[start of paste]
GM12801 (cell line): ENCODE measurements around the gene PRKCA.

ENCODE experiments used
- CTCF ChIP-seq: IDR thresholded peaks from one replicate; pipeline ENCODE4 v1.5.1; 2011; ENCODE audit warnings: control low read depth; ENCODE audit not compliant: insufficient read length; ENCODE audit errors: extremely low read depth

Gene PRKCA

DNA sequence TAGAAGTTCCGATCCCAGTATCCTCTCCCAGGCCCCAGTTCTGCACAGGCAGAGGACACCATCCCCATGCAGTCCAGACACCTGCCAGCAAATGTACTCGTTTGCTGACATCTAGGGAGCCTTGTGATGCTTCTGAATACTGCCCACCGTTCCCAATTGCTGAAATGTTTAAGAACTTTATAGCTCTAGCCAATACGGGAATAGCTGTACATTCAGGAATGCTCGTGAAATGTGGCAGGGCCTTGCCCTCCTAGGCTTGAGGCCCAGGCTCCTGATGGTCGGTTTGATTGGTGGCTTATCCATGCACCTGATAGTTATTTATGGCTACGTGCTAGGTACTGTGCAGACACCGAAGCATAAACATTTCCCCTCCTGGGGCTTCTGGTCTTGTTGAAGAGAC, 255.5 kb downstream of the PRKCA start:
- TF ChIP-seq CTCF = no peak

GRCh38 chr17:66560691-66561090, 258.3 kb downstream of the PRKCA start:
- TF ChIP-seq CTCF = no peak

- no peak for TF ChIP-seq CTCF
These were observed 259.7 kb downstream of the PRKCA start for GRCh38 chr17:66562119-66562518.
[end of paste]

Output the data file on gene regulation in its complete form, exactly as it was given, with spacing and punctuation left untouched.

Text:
GM12801 (cell line): ENCODE measurements around the gene PRKCA.

ENCODE experiments used
- CTCF ChIP-seq: IDR thresholded peaks from one replicate; pipeline ENCODE4 v1.5.1; 2011; ENCODE audit warnings: control low read depth; ENCODE audit not compliant: insufficient read length; ENCODE audit errors: extremely low read depth

Gene PRKCA

DNA sequence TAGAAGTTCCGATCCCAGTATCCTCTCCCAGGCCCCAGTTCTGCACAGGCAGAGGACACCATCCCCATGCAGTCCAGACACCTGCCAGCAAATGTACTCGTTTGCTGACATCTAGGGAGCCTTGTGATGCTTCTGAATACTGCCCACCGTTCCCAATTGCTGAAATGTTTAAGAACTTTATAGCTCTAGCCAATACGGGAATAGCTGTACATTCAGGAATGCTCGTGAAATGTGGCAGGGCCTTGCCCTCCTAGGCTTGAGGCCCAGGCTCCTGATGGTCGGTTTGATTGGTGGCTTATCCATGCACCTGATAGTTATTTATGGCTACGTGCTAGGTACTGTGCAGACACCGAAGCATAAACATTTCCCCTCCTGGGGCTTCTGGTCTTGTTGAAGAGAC, 255.5 kb downstream of the PRKCA start:
- TF ChIP-seq CTCF = no peak

GRCh38 chr17:66560691-66561090, 258.3 kb downstream of the PRKCA start:
- TF ChIP-seq CTCF = no peak

- no peak for TF ChIP-seq CTCF
These were observed 259.7 kb downstream of the PRKCA start for GRCh38 chr17:66562119-66562518.